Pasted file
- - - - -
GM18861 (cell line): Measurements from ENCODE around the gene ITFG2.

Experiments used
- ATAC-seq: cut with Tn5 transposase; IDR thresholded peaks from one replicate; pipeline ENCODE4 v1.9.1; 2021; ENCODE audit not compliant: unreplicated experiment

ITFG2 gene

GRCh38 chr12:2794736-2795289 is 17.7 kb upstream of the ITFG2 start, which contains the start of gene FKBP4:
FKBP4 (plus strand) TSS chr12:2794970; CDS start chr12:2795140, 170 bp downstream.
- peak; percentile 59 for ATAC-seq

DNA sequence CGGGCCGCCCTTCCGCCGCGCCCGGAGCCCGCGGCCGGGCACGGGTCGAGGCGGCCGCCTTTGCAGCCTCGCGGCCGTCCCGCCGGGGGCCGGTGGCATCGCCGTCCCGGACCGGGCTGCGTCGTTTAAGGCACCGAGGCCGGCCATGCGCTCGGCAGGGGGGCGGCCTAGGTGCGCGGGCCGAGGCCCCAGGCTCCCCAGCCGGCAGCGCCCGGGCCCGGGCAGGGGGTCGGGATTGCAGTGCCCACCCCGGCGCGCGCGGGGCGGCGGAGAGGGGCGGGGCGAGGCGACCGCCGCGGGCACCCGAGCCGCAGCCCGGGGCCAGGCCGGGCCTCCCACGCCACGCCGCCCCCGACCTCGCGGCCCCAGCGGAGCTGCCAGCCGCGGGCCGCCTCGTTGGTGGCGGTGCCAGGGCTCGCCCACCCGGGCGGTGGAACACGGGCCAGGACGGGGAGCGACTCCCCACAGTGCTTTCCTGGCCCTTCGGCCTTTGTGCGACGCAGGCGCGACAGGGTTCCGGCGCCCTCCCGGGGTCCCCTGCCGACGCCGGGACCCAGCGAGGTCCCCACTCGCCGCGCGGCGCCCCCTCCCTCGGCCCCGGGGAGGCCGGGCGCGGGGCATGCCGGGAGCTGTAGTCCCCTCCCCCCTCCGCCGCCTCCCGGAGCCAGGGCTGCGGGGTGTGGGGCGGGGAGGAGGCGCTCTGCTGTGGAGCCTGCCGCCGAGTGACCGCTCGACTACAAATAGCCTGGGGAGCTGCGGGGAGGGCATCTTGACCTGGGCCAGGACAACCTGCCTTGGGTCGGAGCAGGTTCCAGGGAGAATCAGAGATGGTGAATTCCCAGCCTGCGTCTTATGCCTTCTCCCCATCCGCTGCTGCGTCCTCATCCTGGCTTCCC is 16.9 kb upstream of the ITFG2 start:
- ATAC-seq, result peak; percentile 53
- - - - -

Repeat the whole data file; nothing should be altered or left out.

GM18861 (cell line): Measurements from ENCODE around the gene ITFG2.

Experiments used
- ATAC-seq: cut with Tn5 transposase; IDR thresholded peaks from one replicate; pipeline ENCODE4 v1.9.1; 2021; ENCODE audit not compliant: unreplicated experiment

ITFG2 gene

GRCh38 chr12:2794736-2795289 is 17.7 kb upstream of the ITFG2 start, which contains the start of gene FKBP4:
FKBP4 (plus strand) TSS chr12:2794970; CDS start chr12:2795140, 170 bp downstream.
- peak; percentile 59 for ATAC-seq

DNA sequence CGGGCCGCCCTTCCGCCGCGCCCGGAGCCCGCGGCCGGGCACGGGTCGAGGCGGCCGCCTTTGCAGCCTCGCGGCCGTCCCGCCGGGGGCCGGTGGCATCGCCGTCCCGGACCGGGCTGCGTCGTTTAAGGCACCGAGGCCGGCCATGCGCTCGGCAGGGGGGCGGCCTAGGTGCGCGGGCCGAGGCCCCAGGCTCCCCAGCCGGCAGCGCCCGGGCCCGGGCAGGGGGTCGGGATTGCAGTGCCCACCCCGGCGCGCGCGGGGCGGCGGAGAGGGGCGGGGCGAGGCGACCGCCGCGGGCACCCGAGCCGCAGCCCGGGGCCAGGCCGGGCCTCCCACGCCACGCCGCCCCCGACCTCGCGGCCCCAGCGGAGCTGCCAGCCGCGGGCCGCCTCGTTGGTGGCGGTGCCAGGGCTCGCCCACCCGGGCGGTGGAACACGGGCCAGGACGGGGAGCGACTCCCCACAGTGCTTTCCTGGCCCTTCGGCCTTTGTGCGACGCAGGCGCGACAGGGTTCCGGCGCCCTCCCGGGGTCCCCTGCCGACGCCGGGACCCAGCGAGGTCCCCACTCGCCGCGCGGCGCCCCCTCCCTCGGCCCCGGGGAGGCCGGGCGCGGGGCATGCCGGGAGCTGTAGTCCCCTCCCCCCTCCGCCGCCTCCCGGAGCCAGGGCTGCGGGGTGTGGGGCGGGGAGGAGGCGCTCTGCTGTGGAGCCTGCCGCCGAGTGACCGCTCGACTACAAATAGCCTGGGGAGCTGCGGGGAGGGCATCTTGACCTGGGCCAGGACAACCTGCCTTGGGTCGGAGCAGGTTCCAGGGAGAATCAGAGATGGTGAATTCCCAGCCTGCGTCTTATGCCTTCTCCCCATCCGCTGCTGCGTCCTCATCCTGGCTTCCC is 16.9 kb upstream of the ITFG2 start:
- ATAC-seq, result peak; percentile 53